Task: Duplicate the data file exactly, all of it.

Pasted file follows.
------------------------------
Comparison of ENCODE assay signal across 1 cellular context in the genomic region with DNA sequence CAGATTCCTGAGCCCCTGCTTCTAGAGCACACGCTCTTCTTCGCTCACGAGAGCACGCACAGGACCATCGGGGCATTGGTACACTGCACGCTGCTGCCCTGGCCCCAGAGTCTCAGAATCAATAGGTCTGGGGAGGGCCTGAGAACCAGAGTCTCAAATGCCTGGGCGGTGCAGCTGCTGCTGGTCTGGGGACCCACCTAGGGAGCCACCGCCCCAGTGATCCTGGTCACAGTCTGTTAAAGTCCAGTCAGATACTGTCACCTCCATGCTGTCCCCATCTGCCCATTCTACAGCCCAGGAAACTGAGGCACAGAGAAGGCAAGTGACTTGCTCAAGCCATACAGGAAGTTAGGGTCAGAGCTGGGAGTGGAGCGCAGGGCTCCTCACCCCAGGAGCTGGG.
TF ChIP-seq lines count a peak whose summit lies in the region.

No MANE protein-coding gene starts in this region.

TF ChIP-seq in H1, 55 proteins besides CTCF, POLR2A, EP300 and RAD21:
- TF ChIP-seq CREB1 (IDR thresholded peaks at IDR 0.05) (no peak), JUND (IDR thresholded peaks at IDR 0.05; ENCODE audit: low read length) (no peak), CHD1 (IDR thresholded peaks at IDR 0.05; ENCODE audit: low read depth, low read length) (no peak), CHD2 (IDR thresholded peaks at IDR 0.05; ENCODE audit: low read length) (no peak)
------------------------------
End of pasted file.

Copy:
Comparison of ENCODE assay signal across 1 cellular context in the genomic region with DNA sequence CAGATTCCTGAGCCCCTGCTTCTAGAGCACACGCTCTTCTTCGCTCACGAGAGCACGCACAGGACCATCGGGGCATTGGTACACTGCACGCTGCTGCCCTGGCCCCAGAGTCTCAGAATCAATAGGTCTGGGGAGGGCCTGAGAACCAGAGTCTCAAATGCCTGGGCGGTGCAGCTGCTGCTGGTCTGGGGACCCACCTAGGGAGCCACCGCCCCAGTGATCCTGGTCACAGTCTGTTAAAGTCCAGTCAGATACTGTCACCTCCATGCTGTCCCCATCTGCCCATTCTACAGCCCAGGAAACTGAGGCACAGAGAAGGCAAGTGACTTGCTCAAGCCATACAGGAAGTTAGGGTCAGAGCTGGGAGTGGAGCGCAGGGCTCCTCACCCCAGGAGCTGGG.
TF ChIP-seq lines count a peak whose summit lies in the region.

No MANE protein-coding gene starts in this region.

TF ChIP-seq in H1, 55 proteins besides CTCF, POLR2A, EP300 and RAD21:
- TF ChIP-seq CREB1 (IDR thresholded peaks at IDR 0.05) (no peak), JUND (IDR thresholded peaks at IDR 0.05; ENCODE audit: low read length) (no peak), CHD1 (IDR thresholded peaks at IDR 0.05; ENCODE audit: low read depth, low read length) (no peak), CHD2 (IDR thresholded peaks at IDR 0.05; ENCODE audit: low read length) (no peak)